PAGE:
An Account of the English Colony in New South Wales, Volume 1 eBook

This eBook from the Gutenberg Project consists of approximately 866 pages of information about An Account of the English Colony in New South Wales, Volume 1.

If any thing could produce the integrity so much to be desired, this measure seemed the best calculated for the purpose; an interest was created superior to any reward that could have been held out, a certain salary, an increase of ration, a greater proportion of clothing, or even emancipation itself, if given at the time.  To those who had no other prospect but that of passing their lives in this country, how cheering, how grateful must have been the hope of returning to their families at no very distant period, if not prevented by their own misconduct!  There were two in this situation among those placed at the stores, Samuel Burt and William Sutton, both of whom had conducted themselves with the greatest propriety since their conviction, and who beheld with joy the probability that appeared of their being again considered and ranked in the class of honest men and good members of society; estimations that depended wholly upon themselves.

As a store-keeper was a person on whom much dependence must necessarily be placed, it being his duty to be constantly present whenever the stores were opened, and with a vigilant eye to observe the conduct of the inferior servants, at the strong recommendation of the officers under whom he had served, Sergeant Thomas Smyth was discharged from the marine detachment, and placed upon the list of superintendants of convicts as a storekeeper.  This appointment gave general satisfaction; and the commissary now felt himself, under all these arrangements, more at ease respecting the safety of the stores and provisions under his charge.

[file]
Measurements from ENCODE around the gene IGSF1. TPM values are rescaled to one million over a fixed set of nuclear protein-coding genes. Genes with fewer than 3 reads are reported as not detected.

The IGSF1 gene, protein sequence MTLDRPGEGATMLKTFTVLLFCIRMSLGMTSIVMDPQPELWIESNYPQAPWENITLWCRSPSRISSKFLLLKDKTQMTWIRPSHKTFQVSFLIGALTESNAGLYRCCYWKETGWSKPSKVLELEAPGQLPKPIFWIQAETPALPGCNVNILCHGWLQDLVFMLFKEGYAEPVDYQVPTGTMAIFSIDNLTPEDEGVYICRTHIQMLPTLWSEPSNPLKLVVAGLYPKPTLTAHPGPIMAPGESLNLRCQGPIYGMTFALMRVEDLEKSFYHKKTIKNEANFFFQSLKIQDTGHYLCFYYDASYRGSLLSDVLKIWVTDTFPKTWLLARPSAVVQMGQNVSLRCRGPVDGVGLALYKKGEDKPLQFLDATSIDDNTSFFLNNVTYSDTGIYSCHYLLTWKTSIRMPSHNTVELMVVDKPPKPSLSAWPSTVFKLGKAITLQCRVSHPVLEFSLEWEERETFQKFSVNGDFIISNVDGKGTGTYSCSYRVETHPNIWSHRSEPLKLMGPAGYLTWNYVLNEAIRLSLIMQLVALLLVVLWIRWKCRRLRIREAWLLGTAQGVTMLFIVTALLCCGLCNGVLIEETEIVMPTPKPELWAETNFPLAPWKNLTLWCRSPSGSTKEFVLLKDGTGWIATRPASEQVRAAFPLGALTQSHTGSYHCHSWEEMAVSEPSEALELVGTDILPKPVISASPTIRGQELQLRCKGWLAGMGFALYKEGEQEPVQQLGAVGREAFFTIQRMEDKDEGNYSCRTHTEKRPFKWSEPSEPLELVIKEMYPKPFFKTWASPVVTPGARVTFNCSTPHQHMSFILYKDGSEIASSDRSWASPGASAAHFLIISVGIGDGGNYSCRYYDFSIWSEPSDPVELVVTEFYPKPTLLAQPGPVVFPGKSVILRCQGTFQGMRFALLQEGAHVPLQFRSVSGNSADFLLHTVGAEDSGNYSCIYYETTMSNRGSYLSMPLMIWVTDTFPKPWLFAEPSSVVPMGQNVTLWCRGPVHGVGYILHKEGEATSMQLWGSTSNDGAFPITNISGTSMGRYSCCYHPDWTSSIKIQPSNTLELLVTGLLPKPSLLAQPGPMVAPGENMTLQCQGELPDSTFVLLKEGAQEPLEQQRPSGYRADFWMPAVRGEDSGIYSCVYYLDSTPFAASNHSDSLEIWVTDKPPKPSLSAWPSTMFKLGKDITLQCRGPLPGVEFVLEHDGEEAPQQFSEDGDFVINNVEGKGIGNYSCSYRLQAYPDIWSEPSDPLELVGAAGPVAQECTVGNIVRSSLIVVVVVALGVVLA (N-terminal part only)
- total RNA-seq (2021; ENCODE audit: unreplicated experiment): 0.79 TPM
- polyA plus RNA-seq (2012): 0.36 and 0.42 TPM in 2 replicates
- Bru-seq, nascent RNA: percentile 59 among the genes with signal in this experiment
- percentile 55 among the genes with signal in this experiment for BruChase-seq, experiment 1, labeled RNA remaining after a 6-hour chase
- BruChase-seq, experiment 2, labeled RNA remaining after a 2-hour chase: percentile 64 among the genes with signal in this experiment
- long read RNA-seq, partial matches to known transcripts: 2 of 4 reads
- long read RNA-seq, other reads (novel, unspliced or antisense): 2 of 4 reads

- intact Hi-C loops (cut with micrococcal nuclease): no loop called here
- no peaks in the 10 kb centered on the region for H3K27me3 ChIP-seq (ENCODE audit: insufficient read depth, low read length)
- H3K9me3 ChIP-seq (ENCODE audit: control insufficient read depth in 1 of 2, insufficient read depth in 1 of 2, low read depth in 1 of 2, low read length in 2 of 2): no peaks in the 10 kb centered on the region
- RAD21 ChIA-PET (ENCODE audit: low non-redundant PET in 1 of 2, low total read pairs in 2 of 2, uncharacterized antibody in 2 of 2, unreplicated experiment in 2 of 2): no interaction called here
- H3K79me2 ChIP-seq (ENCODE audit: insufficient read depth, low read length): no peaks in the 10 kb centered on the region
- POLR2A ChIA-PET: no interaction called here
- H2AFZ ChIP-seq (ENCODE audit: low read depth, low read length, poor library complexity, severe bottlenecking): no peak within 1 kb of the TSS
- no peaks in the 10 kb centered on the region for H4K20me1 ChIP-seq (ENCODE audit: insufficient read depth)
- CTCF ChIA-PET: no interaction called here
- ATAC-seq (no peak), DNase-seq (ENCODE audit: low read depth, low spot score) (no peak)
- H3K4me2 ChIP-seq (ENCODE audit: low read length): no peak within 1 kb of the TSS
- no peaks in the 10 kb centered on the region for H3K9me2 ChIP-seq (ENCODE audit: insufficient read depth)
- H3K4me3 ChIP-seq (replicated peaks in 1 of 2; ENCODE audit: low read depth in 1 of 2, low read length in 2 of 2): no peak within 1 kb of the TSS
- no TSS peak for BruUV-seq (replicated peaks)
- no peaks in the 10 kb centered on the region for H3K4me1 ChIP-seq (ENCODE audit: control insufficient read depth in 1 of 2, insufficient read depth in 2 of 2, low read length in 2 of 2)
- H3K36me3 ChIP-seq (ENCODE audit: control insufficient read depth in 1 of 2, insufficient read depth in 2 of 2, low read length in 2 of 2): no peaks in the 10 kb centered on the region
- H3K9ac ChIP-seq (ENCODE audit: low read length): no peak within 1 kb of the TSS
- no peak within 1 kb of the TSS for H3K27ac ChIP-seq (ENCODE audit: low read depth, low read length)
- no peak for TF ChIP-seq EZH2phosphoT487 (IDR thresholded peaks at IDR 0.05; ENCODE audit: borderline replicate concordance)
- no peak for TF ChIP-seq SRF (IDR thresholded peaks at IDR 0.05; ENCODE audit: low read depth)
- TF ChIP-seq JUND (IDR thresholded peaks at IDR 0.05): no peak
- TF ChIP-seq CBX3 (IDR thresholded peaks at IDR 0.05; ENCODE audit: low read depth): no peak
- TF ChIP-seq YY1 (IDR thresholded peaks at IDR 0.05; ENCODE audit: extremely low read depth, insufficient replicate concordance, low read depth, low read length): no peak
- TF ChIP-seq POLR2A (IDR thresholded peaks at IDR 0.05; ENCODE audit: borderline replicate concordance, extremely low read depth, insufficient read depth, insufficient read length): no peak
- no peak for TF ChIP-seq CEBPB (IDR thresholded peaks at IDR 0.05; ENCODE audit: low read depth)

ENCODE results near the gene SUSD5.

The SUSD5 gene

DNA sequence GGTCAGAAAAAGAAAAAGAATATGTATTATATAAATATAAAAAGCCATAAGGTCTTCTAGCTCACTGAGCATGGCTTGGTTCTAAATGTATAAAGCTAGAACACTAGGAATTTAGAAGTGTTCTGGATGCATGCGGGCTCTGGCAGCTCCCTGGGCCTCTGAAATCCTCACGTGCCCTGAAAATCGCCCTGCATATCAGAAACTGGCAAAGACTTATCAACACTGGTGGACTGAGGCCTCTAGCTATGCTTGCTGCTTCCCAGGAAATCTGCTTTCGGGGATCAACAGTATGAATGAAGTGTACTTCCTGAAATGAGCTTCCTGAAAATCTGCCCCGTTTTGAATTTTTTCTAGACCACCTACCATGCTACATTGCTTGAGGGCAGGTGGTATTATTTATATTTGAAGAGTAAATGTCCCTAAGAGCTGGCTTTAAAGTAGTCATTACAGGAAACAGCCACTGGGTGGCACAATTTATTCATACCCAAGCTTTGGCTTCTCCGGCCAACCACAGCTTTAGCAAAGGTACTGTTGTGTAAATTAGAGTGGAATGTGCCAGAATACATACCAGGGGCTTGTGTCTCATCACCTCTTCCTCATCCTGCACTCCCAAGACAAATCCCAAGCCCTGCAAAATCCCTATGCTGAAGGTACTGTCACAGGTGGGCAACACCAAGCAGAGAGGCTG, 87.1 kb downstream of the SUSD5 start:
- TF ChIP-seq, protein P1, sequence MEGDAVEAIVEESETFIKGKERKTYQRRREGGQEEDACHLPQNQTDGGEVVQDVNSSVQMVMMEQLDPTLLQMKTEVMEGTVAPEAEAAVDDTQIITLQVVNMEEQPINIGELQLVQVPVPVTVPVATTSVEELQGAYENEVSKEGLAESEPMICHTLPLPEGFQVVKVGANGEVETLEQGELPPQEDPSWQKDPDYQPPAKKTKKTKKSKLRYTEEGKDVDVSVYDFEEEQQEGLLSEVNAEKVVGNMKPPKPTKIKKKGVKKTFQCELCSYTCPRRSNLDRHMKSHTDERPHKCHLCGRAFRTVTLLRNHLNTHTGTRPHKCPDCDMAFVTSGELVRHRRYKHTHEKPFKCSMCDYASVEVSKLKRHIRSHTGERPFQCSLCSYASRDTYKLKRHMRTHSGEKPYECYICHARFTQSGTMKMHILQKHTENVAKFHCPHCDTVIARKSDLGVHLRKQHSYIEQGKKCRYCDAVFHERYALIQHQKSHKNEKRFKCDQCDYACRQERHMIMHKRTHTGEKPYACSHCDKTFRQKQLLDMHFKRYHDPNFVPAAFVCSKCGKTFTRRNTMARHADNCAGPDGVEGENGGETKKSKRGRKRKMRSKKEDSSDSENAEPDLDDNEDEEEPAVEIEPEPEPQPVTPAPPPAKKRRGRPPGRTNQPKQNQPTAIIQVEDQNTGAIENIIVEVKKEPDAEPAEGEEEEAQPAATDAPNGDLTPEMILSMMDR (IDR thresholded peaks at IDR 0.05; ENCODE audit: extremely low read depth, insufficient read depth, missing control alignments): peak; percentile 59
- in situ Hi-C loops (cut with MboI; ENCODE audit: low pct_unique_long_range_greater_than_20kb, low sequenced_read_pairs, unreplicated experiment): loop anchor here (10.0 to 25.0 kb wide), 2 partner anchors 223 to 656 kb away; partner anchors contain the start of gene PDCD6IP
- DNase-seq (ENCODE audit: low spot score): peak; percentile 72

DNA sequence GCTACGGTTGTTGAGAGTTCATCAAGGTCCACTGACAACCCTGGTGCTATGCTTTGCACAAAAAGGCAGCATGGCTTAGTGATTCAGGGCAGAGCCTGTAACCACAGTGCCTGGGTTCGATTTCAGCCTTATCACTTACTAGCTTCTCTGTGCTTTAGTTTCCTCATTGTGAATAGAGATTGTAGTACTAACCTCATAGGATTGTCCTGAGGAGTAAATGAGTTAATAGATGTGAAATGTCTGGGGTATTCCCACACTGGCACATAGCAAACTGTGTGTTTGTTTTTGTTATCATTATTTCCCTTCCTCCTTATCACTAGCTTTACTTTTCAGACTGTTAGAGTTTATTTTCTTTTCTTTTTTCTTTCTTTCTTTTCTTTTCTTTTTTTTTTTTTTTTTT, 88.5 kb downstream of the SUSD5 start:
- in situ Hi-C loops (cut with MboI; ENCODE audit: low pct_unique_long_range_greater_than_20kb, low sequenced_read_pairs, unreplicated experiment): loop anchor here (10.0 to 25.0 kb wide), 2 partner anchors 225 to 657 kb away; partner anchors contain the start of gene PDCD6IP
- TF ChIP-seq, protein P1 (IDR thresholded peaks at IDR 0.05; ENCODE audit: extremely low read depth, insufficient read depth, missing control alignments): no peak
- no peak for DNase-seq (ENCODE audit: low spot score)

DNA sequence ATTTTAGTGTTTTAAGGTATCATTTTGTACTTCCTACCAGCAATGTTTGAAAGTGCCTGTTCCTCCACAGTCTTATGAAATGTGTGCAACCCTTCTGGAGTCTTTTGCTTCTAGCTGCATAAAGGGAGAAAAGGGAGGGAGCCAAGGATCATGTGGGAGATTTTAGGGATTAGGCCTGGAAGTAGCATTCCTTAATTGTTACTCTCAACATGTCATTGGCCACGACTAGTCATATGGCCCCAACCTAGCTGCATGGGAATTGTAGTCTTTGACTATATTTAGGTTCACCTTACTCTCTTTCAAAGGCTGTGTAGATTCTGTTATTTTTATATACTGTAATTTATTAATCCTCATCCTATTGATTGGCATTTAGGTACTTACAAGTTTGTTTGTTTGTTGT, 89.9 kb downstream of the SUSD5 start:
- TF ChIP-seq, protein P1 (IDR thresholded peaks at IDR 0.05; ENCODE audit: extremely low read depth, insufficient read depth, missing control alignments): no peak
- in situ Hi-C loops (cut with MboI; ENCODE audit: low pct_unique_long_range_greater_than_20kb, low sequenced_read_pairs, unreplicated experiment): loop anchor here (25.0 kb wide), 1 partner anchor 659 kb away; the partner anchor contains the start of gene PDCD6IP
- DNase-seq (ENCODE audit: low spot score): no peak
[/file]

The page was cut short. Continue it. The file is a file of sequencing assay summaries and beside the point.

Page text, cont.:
On the night of the 10th a daring burglary was committed.  Mr. Raven, the master of the Britannia, occupied a hut on shore, which was broken open and entered about midnight, and from the room in which he was lying asleep, and close to his bedside, his watch and a pair of knee-buckles were stolen; a box was forced open, in which was a valuable timepiece and some money belonging to Mr. Raven, who, fortunately waking in the very moment that the thief was taking it out at the door, prevented his carrying it off.  Assistance from the guard came immediately, but too late—­the man had got off unseen.  In a day or two afterwards, however, Charles Williams, a settler, gave information that a convict named Richard Sutton, the morning after the burglary, had told him that he had stolen and secured the property, which he estimated at sixty pounds, and which he offered to put into his possession for the purpose of sale, first binding him by a horrid ceremony* and oath not to betray him.  Williams, on receiving the watch, which proved a metal one, worth only about ten pounds, and the disproportion of which to the value he had expected, probably had induced him to make the discovery, immediately caused him to be taken into custody, and delivered the property to a magistrate, giving at the same time an account how he came by them.  All these circumstances were produced in evidence before a criminal court;

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